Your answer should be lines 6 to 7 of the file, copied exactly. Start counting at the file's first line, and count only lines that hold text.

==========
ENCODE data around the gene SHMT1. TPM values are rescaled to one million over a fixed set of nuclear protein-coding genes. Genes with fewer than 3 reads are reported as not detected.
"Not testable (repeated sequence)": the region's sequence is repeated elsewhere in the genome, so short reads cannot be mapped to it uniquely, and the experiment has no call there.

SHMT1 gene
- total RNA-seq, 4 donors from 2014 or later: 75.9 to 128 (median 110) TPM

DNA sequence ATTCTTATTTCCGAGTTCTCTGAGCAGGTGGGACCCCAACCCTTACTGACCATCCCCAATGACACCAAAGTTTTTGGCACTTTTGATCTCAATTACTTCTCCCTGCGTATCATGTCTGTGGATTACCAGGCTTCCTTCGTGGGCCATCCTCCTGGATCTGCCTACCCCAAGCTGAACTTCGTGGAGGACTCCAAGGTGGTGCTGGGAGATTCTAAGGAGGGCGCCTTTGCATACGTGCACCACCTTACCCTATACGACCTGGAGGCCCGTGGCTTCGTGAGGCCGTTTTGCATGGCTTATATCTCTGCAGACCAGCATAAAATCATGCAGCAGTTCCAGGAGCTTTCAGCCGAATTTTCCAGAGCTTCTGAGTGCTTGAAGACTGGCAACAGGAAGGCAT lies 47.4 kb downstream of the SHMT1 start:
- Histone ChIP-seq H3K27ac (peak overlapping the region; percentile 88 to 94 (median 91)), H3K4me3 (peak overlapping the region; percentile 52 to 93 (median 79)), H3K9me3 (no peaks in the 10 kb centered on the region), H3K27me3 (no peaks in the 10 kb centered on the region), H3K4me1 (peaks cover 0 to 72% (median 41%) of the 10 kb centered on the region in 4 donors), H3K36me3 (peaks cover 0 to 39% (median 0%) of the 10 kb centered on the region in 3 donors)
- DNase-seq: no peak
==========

- Histone ChIP-seq H3K27ac (peak overlapping the region; percentile 88 to 94 (median 91)), H3K4me3 (peak overlapping the region; percentile 52 to 93 (median 79)), H3K9me3 (no peaks in the 10 kb centered on the region), H3K27me3 (no peaks in the 10 kb centered on the region), H3K4me1 (peaks cover 0 to 72% (median 41%) of the 10 kb centered on the region in 4 donors), H3K36me3 (peaks cover 0 to 39% (median 0%) of the 10 kb centered on the region in 3 donors)
- DNase-seq: no peak